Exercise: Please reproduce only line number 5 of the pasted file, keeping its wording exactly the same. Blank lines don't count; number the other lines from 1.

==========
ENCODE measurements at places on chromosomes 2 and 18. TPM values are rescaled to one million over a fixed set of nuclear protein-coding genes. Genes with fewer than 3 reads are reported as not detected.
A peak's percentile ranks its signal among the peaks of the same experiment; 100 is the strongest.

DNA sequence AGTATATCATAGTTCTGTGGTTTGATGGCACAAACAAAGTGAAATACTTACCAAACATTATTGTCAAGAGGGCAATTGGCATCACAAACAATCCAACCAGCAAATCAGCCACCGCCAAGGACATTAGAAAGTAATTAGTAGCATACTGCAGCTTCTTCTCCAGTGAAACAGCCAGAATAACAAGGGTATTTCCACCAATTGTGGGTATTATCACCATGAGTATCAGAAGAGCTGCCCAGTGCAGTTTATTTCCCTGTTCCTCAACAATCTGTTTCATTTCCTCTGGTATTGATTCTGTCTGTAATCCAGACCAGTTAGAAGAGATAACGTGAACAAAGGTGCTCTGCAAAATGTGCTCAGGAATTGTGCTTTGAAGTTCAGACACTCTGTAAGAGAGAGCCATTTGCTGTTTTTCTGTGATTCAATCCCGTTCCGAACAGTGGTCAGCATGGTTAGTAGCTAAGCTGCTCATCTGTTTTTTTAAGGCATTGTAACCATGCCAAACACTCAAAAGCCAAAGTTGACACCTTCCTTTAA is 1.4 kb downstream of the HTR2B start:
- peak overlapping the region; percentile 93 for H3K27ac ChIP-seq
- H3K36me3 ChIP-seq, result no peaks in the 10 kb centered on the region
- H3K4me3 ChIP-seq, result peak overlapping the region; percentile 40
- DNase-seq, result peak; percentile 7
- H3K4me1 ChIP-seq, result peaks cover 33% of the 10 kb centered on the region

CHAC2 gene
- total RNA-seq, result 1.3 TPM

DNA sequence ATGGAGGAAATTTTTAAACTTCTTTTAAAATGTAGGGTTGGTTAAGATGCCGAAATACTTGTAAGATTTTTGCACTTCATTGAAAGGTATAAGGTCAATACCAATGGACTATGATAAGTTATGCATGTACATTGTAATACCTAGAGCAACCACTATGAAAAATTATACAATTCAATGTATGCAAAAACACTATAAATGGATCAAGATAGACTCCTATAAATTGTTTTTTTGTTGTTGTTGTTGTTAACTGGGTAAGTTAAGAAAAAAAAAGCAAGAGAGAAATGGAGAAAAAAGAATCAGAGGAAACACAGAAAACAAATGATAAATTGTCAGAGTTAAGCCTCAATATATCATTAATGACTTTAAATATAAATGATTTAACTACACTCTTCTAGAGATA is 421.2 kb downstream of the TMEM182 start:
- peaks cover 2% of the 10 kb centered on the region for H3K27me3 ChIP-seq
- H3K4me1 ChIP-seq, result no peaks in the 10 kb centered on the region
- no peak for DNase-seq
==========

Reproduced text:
- H3K36me3 ChIP-seq, result no peaks in the 10 kb centered on the region